WallWidth = WallImage.Columns.Count
WallMoveRate = -16
'make the gap 1/4 the height of the game
WallGap = Int(pGameSheet.GameHeight * 0.25)
'make the min height 1/10 the game height
WallMinHeight = Int(pGameSheet.GameHeight * 0.1)
WallMaxHeight = pGameSheet.GameHeight - (WallGap + WallMinHeight)
'create a new top and bottom wall
Generating Walls with Random Heights
At this stage we need to create a new wall on the game sheet with a randomly calculated height. As we'll need to do this each time a new wall gets created it makes sense to create a separate procedure to do this. Add the following helper method to the module:
Private Sub CreateNewWall()
'calculate random top height
WallTopHeight = _
'subtract height of top wall and gap from game height
WallBottomHeight = _
pGameSheet.GameHeight - (WallTopHeight + WallGap)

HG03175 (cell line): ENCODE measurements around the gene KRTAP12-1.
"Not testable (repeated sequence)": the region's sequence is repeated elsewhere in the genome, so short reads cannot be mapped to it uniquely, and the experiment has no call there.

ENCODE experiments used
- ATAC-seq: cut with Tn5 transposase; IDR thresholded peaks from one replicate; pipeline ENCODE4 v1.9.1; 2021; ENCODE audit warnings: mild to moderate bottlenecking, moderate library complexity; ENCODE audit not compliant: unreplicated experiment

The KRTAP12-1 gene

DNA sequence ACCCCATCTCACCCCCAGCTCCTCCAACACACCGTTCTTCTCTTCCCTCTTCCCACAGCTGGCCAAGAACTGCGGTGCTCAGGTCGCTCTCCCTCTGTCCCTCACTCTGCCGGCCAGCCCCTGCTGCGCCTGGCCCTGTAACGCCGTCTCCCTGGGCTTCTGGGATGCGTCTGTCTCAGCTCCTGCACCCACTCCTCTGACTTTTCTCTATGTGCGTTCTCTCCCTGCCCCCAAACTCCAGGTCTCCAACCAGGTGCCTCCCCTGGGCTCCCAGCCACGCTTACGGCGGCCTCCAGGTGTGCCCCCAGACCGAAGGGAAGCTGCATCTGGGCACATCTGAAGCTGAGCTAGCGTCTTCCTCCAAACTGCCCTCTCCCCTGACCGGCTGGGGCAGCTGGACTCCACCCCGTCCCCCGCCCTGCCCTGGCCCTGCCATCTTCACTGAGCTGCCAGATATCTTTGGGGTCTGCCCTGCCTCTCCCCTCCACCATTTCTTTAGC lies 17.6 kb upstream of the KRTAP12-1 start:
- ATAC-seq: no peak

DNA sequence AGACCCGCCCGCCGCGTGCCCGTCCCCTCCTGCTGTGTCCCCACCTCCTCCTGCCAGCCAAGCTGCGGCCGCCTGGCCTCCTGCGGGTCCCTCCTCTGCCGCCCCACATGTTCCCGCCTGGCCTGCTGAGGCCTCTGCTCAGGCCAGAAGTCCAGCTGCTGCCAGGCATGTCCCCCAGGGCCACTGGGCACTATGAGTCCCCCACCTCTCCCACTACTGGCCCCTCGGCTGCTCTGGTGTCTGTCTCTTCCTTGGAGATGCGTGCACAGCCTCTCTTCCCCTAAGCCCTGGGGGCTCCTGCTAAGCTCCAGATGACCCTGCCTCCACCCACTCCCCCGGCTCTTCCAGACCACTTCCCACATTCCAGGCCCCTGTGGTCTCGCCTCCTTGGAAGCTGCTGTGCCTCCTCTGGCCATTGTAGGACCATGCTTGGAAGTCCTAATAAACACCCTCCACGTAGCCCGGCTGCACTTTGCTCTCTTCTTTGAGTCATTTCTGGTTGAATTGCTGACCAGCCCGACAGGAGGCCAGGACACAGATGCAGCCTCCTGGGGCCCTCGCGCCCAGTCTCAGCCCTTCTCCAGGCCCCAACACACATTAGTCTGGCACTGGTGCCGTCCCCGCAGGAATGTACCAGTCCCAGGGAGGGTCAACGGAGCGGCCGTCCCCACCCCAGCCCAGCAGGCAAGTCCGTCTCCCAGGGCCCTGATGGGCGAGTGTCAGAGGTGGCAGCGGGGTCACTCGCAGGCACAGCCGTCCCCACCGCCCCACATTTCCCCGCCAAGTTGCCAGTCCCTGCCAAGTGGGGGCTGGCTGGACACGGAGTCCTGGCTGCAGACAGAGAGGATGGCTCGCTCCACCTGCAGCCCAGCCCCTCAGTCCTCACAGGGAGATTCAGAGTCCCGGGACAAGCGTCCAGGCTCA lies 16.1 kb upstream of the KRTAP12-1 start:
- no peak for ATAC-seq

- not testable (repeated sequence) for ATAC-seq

'get image for top wall from bottom of wall image
Set WallTopImage = _
WallImage.Cells((WallImage.Rows.Count - WallTopHeight) + 1, 1), _
'get image for bottom wall from top of wall image
Set WallBottomImage = _
WallImage.Cells(1, 1), _
'top left cell of top wall position
Set WallTopCell = _
Cells(1, pGameSheet.GameWidth). _
Offset(0, -(WallWidth - 1))
'top left cell of bottom wall position
Set WallBottomCell = _
WallTopCell.Offset(WallTopHeight + WallGap)
Now go back to the Initialise subroutine we started earlier and add a call to the CreateNewWall procedure below the relevant comment. We'll also add two lines to draw the top and bottom wall in the correct positions. The end of the Initialise subroutine should look like this:
'create a new top and bottom wall
Testing the Basic Wall Class
Although the walls don't move across the screen yet it's still worth testing that the code to generate them is working correctly. Go back to the modGameCode module and add the following variable to the top of the module:
Private Wall As clsWall
Now add two lines to the InitialiseGame subroutine so that it looks like this:
Public Sub InitialiseGame()
'Called once when game first starts
'Used to set starting parameters
'Begins the game timer
Set GameSheet = New clsGameSheet
Set Bird = New clsBird
Set Bird.GameSheet = GameSheet
Set Wall = New clsWall
Set GameTimer = New clsTimer
Add one line to the TerminateGame subroutine to dispose of the Wall variable. The final subroutine should look like this: